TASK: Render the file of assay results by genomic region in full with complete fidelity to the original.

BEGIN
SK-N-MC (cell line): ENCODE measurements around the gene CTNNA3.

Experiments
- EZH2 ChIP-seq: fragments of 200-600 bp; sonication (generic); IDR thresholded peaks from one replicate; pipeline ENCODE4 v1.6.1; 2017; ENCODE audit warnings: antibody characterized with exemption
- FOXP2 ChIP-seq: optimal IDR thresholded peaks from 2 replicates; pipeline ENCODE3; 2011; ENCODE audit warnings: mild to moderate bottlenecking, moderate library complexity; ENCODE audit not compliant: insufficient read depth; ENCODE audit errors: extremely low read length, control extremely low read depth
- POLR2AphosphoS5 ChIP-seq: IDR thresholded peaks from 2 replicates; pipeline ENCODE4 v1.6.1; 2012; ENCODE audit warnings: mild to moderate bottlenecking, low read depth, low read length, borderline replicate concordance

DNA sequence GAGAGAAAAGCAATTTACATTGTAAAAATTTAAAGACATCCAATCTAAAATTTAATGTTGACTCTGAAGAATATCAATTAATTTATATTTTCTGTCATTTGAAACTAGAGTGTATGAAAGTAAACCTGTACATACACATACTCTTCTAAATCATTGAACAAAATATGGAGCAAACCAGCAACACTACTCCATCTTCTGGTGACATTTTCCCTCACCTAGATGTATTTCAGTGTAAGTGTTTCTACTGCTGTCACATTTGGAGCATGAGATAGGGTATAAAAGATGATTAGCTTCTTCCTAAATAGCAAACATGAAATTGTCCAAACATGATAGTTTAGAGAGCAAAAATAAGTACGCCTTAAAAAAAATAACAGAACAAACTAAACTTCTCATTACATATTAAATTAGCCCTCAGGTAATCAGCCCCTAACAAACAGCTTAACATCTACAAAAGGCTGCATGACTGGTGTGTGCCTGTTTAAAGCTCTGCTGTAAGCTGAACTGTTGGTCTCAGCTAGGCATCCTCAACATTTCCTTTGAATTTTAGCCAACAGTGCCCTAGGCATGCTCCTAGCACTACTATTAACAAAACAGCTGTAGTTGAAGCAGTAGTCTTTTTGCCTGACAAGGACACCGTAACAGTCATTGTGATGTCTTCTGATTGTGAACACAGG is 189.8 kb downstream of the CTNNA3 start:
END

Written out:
SK-N-MC (cell line): ENCODE measurements around the gene CTNNA3.

Experiments
- EZH2 ChIP-seq: fragments of 200-600 bp; sonication (generic); IDR thresholded peaks from one replicate; pipeline ENCODE4 v1.6.1; 2017; ENCODE audit warnings: antibody characterized with exemption
- FOXP2 ChIP-seq: optimal IDR thresholded peaks from 2 replicates; pipeline ENCODE3; 2011; ENCODE audit warnings: mild to moderate bottlenecking, moderate library complexity; ENCODE audit not compliant: insufficient read depth; ENCODE audit errors: extremely low read length, control extremely low read depth
- POLR2AphosphoS5 ChIP-seq: IDR thresholded peaks from 2 replicates; pipeline ENCODE4 v1.6.1; 2012; ENCODE audit warnings: mild to moderate bottlenecking, low read depth, low read length, borderline replicate concordance

DNA sequence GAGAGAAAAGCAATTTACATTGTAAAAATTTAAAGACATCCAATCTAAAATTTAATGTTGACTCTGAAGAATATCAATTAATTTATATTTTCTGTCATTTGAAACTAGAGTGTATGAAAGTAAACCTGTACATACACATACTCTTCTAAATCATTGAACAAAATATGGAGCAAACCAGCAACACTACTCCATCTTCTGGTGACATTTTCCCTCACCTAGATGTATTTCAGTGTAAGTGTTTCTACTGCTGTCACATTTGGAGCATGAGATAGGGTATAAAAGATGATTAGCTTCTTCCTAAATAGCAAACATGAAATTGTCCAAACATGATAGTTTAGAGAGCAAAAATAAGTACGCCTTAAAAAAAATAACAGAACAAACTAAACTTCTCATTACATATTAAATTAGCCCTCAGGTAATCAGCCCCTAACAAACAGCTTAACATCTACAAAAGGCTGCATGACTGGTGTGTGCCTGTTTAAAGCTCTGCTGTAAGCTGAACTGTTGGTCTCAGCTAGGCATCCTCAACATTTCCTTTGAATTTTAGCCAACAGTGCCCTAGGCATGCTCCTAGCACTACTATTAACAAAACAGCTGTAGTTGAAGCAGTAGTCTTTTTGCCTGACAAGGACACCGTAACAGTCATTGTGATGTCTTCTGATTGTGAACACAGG is 189.8 kb downstream of the CTNNA3 start: